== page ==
Gary Hume Makes His Nest At White Cube

Gary Hume

Gary Hume: The Indifferent Owl @ White Cube – REVIEW

The White Cube (Mason’s Yard and Hoxton Square) presents us with an exhibition of new works by Gary Hume – an artist ever-faithful to his trademark high-gloss lacquer paint on aluminum, and with a deepening interest in sculpture.

Hume made his name, alongside the other YBAs, with his ‘Door Paintings’ being prominently featured in the ‘Freeze’ exhibition, and in Charles Saatchi’s ‘Sensation’. These simplified representations of hospital doors established the use of commercial gloss paint, along with a detached and clinical approach towards the subject matter, as the cornerstones of Hume’s practice. And not much has changed, with the inspiration for Hume’s new collection of work being the epiphany of indifference experienced upon finding a deflated party balloon near to where he had heard the hoot of an owl: ‘I imagined the owl, utterly indifferent, watching the balloon float by as it slowly collapsed’; ‘That’s how I see life. I’m the owl, totally disengaged as the balloon bobs by’.

For Hume, the balloon represents anything from current affairs, global warming, foreign wars etc – all of which he is determinably indifferent to. This feeling of detachment translates into all his pieces in that they have nothing to say about the wider human condition, or even point to any deeper meaning. In pride of place in the Mason’s Yard gallery, then, is the Indifferent Owl itself, the bird dispassionately surveying the flitting female figures, plant forms and birds depicted in the rest of the exhibition.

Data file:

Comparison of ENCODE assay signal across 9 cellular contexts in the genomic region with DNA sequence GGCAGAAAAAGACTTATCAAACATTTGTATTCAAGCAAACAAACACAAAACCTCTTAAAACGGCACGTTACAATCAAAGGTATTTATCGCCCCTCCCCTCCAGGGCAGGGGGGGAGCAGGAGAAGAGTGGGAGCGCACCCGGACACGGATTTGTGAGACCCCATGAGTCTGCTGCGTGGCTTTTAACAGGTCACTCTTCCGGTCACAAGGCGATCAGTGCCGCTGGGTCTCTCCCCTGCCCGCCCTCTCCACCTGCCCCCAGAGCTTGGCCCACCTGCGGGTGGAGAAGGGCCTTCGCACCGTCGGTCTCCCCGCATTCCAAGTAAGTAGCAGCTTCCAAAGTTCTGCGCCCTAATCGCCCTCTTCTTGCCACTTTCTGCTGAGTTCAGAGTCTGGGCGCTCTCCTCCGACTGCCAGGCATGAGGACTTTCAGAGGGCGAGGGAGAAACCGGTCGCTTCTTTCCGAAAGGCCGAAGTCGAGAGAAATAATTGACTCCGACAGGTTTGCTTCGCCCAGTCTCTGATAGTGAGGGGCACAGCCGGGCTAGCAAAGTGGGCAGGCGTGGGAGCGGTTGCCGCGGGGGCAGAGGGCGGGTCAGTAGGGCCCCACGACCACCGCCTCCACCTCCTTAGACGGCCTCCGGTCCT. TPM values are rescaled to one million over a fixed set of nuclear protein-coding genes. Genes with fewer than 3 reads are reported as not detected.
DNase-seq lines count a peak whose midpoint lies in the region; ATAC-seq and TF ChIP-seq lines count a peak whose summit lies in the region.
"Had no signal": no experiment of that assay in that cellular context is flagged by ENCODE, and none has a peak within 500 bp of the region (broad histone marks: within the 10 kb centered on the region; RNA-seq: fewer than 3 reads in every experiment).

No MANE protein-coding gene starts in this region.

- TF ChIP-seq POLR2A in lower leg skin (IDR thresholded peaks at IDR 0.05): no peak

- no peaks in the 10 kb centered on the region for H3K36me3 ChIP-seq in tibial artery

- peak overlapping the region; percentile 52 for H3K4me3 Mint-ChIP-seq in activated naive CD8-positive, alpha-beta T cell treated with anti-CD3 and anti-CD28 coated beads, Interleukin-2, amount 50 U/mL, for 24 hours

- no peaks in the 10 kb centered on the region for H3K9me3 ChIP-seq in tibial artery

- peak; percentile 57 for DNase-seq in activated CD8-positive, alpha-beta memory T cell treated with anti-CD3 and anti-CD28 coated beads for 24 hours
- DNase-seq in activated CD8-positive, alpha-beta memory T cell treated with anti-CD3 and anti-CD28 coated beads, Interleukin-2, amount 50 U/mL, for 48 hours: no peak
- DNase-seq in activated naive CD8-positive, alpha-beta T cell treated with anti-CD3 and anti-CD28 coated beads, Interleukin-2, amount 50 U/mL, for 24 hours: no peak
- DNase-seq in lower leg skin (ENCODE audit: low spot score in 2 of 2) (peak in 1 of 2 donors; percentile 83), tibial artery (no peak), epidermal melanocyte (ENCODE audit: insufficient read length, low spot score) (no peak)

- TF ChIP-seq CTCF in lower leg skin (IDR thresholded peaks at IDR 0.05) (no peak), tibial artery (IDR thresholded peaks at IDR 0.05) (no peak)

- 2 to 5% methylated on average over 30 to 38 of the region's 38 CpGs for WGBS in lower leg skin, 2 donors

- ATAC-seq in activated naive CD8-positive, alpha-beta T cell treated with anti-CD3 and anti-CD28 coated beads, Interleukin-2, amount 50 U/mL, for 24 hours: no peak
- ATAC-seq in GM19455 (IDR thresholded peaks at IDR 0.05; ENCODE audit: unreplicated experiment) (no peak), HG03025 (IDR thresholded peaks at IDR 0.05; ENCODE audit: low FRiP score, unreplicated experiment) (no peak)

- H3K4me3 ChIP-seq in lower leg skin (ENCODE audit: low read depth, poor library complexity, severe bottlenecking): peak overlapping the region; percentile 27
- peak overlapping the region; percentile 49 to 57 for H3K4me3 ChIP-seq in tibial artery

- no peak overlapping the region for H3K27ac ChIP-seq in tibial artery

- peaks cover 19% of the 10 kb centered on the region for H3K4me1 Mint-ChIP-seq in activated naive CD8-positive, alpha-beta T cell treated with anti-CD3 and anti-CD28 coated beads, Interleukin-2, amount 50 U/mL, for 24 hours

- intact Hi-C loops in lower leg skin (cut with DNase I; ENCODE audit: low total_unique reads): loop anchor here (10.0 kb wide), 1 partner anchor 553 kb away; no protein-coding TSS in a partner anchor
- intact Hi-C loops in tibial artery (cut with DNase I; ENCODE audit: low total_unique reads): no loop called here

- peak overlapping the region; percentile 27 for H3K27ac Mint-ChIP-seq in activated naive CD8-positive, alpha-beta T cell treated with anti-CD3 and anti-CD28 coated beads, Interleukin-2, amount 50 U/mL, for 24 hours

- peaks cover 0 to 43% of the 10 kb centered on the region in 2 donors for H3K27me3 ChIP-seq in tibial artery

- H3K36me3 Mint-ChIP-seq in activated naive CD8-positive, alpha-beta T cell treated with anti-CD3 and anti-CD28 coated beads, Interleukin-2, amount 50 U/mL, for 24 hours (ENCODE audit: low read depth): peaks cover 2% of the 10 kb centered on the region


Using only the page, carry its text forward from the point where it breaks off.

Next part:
The natural curves and shapes of his organic subject matter fits well with Hume’s painting technique, with the raised edges between each applied colour (created using strips of draught excluder) resembling the edges of petals or leaves of some intricate plant. Equally, Hume’s new limestone sculptures are beautifully-textured and skillfully sanded-down phallic forms resembling the buds of flowers, or open-mouthed chicks. Eyes on either side of the ‘bud’ are directed towards his other works in the gallery – the red, fleshy pink, and mint green ‘Paradise’ paintings addressing themes of innocence while being vaguely suggestive. Like a ‘Magic-eye’ picture, you have to know what you’re looking for to see it: once you’ve made up your mind, however, it’s very hard to see anything else! Try to look at the fleshy pink areas as tops of thighs…

Over in the Hoxton gallery – though there is a solitary bud/baby bird separated from its flock and looking rather forlorn on the ground floor – the viewer is free from having every move followed by the eyes of owls or flower buds. Instead, the smaller first floor room is filled with 8 brightly painted aluminum arcs, placed unconventionally higher up the wall (all of Hume’s works are hung by his wife, the artist Georgie Hopton), thereby forcing the viewer to become the centre of the exuberant rainbow dance above them. Also in this room is a beautifully executed charcoal sketch of hyacinths, presented behind perspex. Of course, being a work by Hume, there is the obligatory addition of a few dots of commercial gloss paint applied on top of the perspex at the centre of each of the flowers.

On the ground floor, colossal aluminum sheets make up the work Playground – creating a black mirror surface, interrupted by schizophrenic poles and curves as in a climbing frame, and twice dotted with white, possibly in reference to the circular eyes of his baby birds. Six Poles – a work reminiscent of Henry Darger’s depictions of girls and seeming to reference girlish plaits –  is brightly glossed in primary colours: there is a sense here of a children’s painting by numbers creation, which, together with Hume’s birds and flowers, points to a fascination with the stuff of childhood. There are however more subtle works around the room which give the eye a rest from the extreme amalgamations of colours elsewhere. But as this extreme is where Hume is at his most comfortable, his large glossy works remain – as when he first gained recognition – the artist at his most impressive. The loud bravura of these works, however, presents us with an irreconcilable irony in the practice of someone who wishes to be, like his owl, indifferent. Words Alice Lubbock © 2011 ArtLyst

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